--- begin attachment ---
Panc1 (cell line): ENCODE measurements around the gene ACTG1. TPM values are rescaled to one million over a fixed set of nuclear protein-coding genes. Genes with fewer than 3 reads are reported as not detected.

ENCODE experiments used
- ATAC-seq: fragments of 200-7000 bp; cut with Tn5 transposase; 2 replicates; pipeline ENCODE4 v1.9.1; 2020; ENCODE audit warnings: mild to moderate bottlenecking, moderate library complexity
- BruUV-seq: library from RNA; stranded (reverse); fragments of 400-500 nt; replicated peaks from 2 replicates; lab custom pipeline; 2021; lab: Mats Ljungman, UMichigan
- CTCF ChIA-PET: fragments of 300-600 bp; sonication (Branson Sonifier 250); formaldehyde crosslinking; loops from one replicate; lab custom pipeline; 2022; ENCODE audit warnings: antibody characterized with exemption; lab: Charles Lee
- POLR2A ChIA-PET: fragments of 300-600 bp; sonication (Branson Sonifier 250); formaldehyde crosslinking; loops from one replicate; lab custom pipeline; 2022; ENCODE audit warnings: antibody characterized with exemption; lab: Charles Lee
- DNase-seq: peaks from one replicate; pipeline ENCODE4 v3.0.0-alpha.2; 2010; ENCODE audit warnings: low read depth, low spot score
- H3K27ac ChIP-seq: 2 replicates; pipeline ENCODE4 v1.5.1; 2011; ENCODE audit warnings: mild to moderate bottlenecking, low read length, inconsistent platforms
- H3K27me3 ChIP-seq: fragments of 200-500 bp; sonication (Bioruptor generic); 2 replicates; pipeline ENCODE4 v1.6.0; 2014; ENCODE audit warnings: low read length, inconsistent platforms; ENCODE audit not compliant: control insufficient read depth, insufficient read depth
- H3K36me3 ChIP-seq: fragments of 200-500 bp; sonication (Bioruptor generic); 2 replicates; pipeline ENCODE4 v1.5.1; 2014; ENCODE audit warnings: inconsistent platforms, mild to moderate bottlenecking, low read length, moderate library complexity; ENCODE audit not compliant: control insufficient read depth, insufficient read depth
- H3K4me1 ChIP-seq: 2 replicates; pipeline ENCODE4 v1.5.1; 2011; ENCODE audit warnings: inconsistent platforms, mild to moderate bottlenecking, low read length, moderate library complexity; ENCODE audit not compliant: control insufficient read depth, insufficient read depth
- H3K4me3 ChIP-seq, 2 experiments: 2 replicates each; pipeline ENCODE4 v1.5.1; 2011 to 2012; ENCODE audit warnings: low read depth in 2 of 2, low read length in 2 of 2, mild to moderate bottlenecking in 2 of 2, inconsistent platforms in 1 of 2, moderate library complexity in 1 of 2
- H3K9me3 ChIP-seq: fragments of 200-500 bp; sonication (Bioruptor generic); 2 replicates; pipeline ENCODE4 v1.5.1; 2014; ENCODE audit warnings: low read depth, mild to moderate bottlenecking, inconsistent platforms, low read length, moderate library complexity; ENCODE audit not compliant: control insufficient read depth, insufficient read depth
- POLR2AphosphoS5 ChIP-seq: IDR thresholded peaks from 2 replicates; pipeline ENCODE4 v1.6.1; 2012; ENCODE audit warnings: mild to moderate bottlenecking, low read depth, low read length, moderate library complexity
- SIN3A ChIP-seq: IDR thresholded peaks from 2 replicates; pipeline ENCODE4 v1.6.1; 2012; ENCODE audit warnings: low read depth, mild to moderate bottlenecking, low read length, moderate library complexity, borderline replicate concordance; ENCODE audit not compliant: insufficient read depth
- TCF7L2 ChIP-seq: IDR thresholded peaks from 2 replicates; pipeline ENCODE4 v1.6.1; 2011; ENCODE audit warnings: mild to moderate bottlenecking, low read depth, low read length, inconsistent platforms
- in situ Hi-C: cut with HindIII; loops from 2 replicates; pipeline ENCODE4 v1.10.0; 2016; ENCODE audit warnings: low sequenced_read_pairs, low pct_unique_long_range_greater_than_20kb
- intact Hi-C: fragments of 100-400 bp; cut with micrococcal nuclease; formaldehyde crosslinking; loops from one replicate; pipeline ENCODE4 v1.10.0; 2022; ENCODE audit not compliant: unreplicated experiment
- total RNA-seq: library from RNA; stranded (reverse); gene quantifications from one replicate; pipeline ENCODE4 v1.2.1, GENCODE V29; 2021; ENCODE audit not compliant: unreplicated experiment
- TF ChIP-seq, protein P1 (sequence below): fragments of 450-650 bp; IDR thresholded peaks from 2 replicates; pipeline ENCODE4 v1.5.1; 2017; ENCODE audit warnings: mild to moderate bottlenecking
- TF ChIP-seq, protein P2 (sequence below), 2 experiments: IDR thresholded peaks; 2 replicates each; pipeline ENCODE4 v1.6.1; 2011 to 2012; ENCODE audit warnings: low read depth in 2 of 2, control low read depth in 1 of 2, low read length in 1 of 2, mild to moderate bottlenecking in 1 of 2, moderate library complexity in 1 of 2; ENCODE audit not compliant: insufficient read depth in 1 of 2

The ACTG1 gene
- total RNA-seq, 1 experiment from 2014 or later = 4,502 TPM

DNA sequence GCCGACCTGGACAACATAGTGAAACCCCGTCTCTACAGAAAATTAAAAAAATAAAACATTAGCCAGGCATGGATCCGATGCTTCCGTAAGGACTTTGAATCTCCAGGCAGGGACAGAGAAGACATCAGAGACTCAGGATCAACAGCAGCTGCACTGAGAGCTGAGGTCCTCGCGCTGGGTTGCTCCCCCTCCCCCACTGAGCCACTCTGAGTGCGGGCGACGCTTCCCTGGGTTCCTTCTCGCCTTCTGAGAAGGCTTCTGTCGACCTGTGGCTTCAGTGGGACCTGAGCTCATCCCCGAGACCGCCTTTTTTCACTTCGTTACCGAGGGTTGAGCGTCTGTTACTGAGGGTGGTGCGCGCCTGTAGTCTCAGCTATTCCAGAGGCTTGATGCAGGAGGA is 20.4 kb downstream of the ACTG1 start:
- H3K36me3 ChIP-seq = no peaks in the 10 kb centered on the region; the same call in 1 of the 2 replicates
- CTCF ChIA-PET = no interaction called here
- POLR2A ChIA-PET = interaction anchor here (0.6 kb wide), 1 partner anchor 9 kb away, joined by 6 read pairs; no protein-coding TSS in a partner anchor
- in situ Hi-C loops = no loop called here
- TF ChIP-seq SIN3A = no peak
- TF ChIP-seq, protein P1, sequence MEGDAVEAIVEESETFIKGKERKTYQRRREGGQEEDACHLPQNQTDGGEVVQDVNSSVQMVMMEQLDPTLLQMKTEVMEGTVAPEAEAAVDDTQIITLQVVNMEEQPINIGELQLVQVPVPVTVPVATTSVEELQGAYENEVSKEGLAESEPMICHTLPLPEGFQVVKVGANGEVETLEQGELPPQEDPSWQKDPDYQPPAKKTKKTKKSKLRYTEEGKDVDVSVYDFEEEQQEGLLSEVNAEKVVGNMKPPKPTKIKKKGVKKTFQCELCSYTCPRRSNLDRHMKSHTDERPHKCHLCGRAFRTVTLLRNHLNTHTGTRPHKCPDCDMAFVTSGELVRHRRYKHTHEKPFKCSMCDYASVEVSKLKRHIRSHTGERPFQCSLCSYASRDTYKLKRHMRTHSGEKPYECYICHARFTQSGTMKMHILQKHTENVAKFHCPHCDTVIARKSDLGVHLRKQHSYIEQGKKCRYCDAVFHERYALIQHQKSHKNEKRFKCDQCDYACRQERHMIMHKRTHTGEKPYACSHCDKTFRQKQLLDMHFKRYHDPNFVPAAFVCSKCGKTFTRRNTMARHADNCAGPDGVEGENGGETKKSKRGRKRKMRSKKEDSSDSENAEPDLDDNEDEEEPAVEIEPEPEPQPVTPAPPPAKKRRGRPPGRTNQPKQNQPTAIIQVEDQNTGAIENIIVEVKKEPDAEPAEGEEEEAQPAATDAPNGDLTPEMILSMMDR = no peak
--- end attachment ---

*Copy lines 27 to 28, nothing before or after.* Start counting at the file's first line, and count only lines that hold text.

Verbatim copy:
- POLR2A ChIA-PET = interaction anchor here (0.6 kb wide), 1 partner anchor 9 kb away, joined by 6 read pairs; no protein-coding TSS in a partner anchor
- in situ Hi-C loops = no loop called here